USC women fall one stroke short at NCAA Championships

The USC women's golf team finished in second place at the NCAA Division I Championships.

Trailing by 14 strokes midway through the Women’s NCAA Division I Championship in late May at the Vanderbilt Legends Club in Franklin, Tenn., the USC Trojans had some work to do with two rounds remaining. And while they made a valiant comeback, it wasn’t enough to overcome the Alabama Crimson Tide, who captured their first national championship by a single stroke on the 72nd hole.

It was the second time in four years that USC, which pulled to within two strokes heading into the final day, fell short by that margin. The Trojans came up shy against Purdue in 2009.

The final day produced a seesaw battle, with two-time champion USC (2003, 2008) at one point taking a five-stroke lead before giving it up on the back nine. The tournament was sealed when Alabama’s Brooke Pancake rolled in a 4-foot putt for par on the final hole. The Crimson Tide finished at 19-over-par, 1,171. The Trojans finished at 1,172, followed by LSU (1,173) and Virginia (1,175).

“When I was standing over [the putt], I kind of had the feeling of … this is my moment,” Pancake said. “I’ve put four years into it and I can’t think of a better way to finish my senior year.”

Here’s a look at some highs and lows from the week:

Oklahoma sophomore Chirapat Jao-Javanil captured medalist honors, becoming the first Sooner to win the national title. Jao-Javanil finished at six-under par with rounds of 69-73-70-70 (282). Pancake, an Alabama senior, finished runner-up at four shots back.

Entering the tournament ranked 59th in the country, Jao-Javanil made three birdies over her final nine holes to grab the victory. A Thailand native known by “Ja” to her friends and competitors, she was euphoric over her accomplishment.

“This all feels so surreal,” she said. “This is an incredible honor for me and I’m really happy that I could represent my family, OU and the country of Thailand. I’m really happy that I had an opportunity to compete alongside such a talented field of golfers. It’s such an honor to even be in contention with golfers like Brooke Pancake. I just think I played solid throughout the whole week and was able to keep myself calm.”

Arizona State senior Giulia Molinaro entered the championship as one of the favorites to win the individual title. Ranked fourth in the nation by Golfweek/Sagarin, Molinaro was tied for the lead after an even-par third round during the championship’s toughest conditions. Her final-round 79 led to a tie for eighth place in her final appearance as a Wildcat.

“We’re definitely going to miss Giulia,” said Arizona State head coach Melissa Luellen, whose team finished in a tie for sixth place. “She was a huge leader for us.”

UCLA senior Brianna Do, the 2011 U.S. Amateur Public Links Champion, finished in 14th place at 5-over par to lead the defending champion Bruins. Firing a 1-under-par 71 in the second round, Do led UCLA into a tie for second place and within 11 shots of eventual champion Alabama. That was as good as it would get for the top-ranked Bruins, who finished in eighth place.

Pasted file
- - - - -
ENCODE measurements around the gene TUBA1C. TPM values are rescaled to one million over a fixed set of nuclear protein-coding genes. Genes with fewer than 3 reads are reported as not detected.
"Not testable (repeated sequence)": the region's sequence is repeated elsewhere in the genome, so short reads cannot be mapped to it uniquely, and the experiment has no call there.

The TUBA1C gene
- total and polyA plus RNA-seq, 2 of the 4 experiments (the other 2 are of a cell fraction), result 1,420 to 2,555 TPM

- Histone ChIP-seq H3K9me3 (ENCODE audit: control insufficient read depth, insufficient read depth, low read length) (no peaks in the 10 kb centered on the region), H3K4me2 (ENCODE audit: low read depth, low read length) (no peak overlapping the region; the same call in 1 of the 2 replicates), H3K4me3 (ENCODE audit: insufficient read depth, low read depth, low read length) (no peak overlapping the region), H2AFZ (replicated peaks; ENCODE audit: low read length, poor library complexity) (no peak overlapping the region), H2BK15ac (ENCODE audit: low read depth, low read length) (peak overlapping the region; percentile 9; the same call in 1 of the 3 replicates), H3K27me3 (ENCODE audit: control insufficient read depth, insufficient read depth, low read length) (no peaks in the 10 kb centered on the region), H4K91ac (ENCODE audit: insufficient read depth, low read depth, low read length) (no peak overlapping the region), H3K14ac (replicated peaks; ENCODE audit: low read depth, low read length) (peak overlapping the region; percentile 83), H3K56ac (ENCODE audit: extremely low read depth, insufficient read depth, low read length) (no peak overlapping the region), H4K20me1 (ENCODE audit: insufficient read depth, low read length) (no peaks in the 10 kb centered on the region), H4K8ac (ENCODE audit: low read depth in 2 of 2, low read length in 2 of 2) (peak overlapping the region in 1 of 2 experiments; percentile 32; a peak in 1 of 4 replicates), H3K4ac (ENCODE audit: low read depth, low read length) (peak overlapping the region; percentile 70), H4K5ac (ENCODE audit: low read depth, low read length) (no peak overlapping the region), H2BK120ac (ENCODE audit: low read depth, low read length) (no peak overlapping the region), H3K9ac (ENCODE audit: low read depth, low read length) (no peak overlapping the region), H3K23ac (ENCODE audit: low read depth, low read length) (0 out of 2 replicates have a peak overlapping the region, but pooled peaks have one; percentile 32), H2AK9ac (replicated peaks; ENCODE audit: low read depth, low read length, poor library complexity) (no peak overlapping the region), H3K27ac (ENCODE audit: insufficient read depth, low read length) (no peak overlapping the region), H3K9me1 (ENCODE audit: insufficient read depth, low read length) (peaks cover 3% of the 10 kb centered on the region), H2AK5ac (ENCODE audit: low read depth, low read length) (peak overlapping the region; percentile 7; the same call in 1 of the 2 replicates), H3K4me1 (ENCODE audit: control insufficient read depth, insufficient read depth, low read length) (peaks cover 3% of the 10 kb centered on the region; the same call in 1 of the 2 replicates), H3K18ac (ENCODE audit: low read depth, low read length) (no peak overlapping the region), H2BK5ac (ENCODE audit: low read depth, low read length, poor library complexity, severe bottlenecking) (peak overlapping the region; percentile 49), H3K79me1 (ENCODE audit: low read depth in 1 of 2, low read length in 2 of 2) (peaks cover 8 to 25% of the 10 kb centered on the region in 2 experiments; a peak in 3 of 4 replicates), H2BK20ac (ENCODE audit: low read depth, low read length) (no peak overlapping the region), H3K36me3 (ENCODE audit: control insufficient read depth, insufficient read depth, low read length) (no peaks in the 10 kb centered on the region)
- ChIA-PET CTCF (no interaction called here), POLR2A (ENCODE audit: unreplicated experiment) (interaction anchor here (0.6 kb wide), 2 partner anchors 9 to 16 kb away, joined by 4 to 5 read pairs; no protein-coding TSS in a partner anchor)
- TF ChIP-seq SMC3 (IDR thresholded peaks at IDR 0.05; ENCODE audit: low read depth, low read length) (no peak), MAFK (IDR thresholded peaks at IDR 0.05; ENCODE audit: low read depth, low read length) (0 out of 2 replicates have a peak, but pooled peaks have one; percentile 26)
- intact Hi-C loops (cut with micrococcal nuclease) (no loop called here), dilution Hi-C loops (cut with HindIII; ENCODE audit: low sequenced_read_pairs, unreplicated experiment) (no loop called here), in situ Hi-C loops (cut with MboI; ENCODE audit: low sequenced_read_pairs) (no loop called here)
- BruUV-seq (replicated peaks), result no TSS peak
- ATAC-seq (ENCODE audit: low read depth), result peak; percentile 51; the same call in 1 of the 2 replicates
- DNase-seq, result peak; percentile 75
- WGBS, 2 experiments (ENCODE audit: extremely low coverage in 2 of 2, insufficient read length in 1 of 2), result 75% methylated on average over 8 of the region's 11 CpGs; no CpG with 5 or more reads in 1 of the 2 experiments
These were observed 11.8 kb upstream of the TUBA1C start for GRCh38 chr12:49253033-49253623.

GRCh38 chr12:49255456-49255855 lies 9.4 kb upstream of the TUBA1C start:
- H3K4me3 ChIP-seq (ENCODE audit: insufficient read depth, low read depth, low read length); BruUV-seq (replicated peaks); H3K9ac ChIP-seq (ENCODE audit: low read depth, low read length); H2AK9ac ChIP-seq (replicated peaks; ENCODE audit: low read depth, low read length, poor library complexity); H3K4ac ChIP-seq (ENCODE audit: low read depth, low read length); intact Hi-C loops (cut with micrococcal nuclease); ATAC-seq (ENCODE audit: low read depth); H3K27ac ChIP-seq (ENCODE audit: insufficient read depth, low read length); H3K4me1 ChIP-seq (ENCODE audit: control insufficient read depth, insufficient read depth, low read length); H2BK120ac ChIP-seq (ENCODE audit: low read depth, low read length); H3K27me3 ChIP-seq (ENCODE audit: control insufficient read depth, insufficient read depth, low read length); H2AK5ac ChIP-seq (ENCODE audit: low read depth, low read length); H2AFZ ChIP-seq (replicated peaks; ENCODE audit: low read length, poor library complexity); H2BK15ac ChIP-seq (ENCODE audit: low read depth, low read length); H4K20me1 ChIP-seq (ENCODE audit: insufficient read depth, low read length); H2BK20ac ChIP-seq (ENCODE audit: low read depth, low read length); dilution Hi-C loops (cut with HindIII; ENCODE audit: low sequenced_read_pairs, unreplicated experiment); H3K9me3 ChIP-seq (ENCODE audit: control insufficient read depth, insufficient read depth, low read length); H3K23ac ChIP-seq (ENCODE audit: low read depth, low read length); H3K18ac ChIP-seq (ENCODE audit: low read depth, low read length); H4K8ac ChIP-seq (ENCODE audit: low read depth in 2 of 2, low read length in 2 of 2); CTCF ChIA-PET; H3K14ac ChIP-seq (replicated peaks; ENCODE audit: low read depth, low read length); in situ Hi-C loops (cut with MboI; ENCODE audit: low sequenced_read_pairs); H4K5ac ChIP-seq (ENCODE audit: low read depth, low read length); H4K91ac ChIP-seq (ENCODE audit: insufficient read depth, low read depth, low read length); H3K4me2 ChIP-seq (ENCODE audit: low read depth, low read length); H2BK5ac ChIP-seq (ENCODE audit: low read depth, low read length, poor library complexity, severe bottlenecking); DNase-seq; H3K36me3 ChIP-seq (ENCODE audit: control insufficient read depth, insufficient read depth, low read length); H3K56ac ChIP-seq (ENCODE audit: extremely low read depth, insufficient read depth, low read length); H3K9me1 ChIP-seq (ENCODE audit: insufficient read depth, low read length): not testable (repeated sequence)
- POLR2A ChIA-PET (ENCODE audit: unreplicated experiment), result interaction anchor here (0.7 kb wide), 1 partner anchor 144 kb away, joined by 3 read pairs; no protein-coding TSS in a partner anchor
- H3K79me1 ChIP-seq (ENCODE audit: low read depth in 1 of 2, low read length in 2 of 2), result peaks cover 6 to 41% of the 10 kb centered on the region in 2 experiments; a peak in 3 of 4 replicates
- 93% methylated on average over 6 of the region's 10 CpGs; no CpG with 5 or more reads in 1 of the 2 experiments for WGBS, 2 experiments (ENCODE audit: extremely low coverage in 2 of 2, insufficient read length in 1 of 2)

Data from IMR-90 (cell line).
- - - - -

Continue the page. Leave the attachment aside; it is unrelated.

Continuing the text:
Despite the team’s finish, Do’s play received praise from head coach Carrie Forsyth. “I’m very proud of Brianna for leading us this week in her final collegiate tournament,” she said.

Other top UCLA finishers included Erynne Lee (T29) and Lee Lopez (T51).

University of Virginia sophomore Portland Rosen produced the round of her lifetime with a 6-under 66 on opening day, which included a hole-out eagle on the first hole that led to a front-nine course-record 29.

Using a long putter on the advice of head coach Kim Lewellen, Rosen rolled in six birdies during the round to place herself on top of the day-one leaderboard. She finished in a tie for eighth place at 3-over par.

Considering that Rosen had broken par just once all season, the Cavalier sophomore now knows what it means to get on a roll.

“I now believe everyone when they say they get in a zone,” Rosen said. “I was definitely in that. It was very calm.”

Meanwhile, the Cavaliers fell victim to what is becoming a familiar story in amateur golf. Sophomore Elizabeth Brightwell was disqualified from the opening round when she signed an incorrect scorecard. Brightwell signed for a round of 1-under-par 71, but actually shot 72. Her score was eliminated and cost the Cavaliers five shots that day and a possible championship considering they finished in fourth place – four shots back of Alabama.

Alabama junior Jennifer Kirby felt the pressure of the moment coming down the stretch when she had the opportunity to close out the championship on the final hole. Playing in the penultimate group, Kirby needed to get down in three from 85 yards for par and put the championship in the bag. She airmailed the green and chunked her first chip en route to a double-bogey 7. She wound up with 74, which included a 3-under-par effort on the front nine, and tied for 14th place at 5-over par for the championship.

USC freshman Doris Chen, who led the Trojans for most of the tournament, struggled to a 77 on the final day, which turned out to be the Trojans’ drop score – it was the team’s highest that day and didn’t count – and eliminate any hope for a late Trojan push since Chen was playing in the final group. She also finished in a tie for 14th place.

Other top USC finishers included Lisa McCloskey and Inah Park, who tied for 21st place.

– By Jim Dover

Related Articles

Stay Connected


Latest Articles